The NFL was always a long shot for Kahale Warring, who stepped onto a football field for the first time as a Sonora High School senior.

But at the NFL Scouting Combine next week, Warring will get the chance to show what he can do.

Warring, a tight end at San Diego State University, will participate in 2019 NFL combine at Lucas Oil Stadium in Indianapolis from Feb. 28 through March 3.

Sonora High School football coach Brian Craig said anybody who has seen Warring play recognized his talent, dominant athleticism and preparedness.

Few realized the work it took Warring to get to that point.

“When he came on he knew nothing about running football routes. Maybe the first 10 balls, he dropped four or five,” said Craig. “But he had raw talent to where he had speed, he had size. Once he learned how to run routes correctly and catch the ball, all of it was already there.”

Warring knows he still has a long way to go. But if the combine gave him an opportunity to be drafted, he said he would be ready.

“Football is still new to me. I've only been playing for a few years,” Warring, 21, said. “I'm learning a few things every time I’m around the sport. I’m really trying to be a student of the game right now.”

The NFL combine gives prospects the opportunity to participate in a variety of speed and strength drills in anticipation of the NFL Draft, which begins on April 25.

Warring is ranked on the NFL combine website as not only having a chance to be drafted, but also with a chance to be an NFL starter.

He is described by the combine as, “exciting and ascending” despite being “a relative newcomer to the game.”
“He has the size, speed and athleticism to become a versatile, high-impact player on the pro level,” the website said.

At 6 foot 6 inches and 250 pounds, Warring was a formidable force in every sport he played before football, including basketball, water polo and tennis.

“Our family, we just weren't huge into football,” said Warring’s stepdad, Sonora High School basketball coach Lloyd Longeway. “I really feel like all of the sports he played growing up have helped him for this. They've all taught him different lessons to be prepared for this situation.”

At the age of 2, Warring ran his first mile with his mother, Nichole.

As he grew up, Warring would get up at 5 a.m. to join runners with headlamps on runs throughout Columbia College. By the age of 10, he was nationally ranked in the Junior Olympics for track field and traveled around the country to compete, Longeway said.

“He’s trained and competed for a long time. I think that running helped instill mental toughness. No matter how much pain you go through, sometimes you gotta keep going,” he said.

Even in adolescence, Warring’s hobbies centered on athletics, whether it was snowboarding or basketball, Lloyd Longeway added.

Warring has two younger stepbrothers who live in Bend, Oregon, and a younger sister, who does cross country and dance at Summerville High School in Tuolumne, Lloyd Longeway said.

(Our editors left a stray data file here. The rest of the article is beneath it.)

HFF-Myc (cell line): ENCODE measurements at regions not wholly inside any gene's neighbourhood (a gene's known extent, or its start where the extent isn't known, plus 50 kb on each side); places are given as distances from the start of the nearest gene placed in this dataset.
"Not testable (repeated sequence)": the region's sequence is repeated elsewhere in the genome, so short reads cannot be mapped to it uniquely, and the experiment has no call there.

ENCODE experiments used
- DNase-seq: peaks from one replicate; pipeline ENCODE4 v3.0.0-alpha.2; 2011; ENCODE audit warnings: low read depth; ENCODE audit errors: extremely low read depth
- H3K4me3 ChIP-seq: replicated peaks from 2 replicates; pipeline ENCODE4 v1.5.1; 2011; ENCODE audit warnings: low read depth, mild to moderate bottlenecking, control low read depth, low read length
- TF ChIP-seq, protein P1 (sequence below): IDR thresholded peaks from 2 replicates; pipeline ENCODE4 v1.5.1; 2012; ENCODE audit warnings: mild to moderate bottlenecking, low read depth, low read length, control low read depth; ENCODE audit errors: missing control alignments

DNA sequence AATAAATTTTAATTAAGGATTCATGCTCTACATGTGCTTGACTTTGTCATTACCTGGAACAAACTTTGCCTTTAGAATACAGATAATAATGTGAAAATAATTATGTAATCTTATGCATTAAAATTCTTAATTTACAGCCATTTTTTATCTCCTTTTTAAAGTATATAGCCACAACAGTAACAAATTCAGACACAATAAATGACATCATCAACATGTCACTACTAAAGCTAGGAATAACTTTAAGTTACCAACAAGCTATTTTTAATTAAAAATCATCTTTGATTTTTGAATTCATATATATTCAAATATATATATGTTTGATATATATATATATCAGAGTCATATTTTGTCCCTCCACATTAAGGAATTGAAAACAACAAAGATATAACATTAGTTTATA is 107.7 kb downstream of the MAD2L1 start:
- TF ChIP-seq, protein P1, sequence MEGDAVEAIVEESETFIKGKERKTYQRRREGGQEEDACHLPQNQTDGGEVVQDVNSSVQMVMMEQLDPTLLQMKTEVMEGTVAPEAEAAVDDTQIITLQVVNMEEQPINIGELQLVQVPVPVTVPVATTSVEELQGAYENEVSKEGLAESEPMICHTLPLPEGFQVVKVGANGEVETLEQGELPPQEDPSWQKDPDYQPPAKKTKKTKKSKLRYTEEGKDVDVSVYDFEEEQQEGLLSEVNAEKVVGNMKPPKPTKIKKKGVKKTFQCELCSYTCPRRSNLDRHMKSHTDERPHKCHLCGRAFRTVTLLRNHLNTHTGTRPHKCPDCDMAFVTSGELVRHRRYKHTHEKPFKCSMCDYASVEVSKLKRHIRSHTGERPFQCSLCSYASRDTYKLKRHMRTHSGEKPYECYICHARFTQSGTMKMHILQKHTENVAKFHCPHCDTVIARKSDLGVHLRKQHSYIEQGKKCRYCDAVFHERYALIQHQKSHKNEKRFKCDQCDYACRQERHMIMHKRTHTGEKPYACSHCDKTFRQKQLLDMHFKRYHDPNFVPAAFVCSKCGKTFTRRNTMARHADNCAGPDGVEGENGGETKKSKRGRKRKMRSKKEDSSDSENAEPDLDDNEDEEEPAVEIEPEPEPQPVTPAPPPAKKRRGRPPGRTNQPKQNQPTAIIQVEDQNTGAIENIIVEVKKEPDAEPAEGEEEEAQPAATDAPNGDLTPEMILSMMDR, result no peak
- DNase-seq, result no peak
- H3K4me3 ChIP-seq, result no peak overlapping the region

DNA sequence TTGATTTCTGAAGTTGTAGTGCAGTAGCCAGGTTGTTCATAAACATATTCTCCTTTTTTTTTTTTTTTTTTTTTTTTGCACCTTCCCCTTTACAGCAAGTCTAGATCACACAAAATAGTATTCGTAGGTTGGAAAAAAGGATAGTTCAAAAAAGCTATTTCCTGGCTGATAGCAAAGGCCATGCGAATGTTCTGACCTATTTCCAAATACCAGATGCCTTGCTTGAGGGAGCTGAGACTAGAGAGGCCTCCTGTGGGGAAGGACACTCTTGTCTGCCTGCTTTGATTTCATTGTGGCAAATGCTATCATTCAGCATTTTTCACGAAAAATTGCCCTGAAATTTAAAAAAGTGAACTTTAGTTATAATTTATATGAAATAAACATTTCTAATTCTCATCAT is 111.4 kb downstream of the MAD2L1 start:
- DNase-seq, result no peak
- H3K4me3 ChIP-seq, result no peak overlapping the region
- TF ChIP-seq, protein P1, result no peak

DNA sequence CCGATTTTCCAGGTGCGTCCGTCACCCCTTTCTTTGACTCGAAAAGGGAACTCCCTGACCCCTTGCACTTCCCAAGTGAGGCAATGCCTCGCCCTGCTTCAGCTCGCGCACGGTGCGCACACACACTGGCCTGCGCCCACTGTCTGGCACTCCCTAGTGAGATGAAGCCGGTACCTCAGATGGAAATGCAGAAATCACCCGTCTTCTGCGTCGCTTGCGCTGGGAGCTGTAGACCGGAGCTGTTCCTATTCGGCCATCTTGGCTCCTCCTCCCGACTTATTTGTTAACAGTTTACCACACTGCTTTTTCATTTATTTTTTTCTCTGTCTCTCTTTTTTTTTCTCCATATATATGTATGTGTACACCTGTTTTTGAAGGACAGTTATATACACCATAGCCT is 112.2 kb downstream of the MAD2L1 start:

Under the guidance of Craig and his teammates, Warring thrived in football.

Craig recalled an incredible touchdown catch in the 2014 CIF Sac-Joaquin section finals against the Central Catholic High School Raiders that proved Warring’s talent.

“He was covered like a blanket and went up with very little room, but he came up and got it,” Craig said. “You would have to see it to describe it with words.”

Sonora High School went on to lose the game, 42-35.

Warring said he tried to bring the same competitive edge to football he brought to his other sports.

“You don't go out to practice and go through the motions, you go out to compete and play better than everyone,” he said.
Warring realized he could compete at the top level in football when his first two catches with SDSU turned out to be touchdowns.

Warring made the first on an over route to the end zone against Northern Illinois University, and the next against the University of South Alabama.

“That was a feeling I could never really explain because it was so awesome. You work your butt off coming in as walk-on, under weight and working your way up. Then you get on the field and your first catch is a touchdown,” he said.

Warring was awarded a scholarship at SDSU before the 2017 season. SDSU is a NCAA Division 1 school in the Mountain West Conference.

According to the NFL combine website, Warring was named honorable mention All-Mountain West for his 31 receptions (a total of 372 yards and two touchdowns), despite two starts in 12 games.

Warring is one semester from graduation at SDSU, but he is putting aside his college aspirations — for now — to focus on making it to the NFL.

As the combine draws closer, Warring said he won’t succumb to pressure.

“You can't let that get to you. At this stage, there's going to be pressure throughout your whole career. You're not going to make it if you fall under pressure. It’s got to be something you look forward to,” he said.

Warring trains alongside players from the University of Texas, the University of Alabama, Washington State University and University of Mississippi in Irvine with the athletic representation group “Rep 1.”

Warring also studies professional players that he may someday play with or against. He was most impressed by Zach Ertz, a tight end with the Philadelphia Eagles, and New England Patriots tight end Rob Gronkowski.

Warring said he has no preference among the NFL teams.

“You just want to be drafted,” he said. “I’m excited to be able to show all the teams what I can do at the combine.”

Craig said he was excited about Warring’s prospects, from the combine to the draft.

“I’ve already marked the day on my calendar,” Craig said of the combine. “I’m going to be watching.”


Contact Giuseppe Ricapito at (209) 588-4526 or gricapito@uniondemocrat.com . Follow him on Twitter @gsepinsonora.

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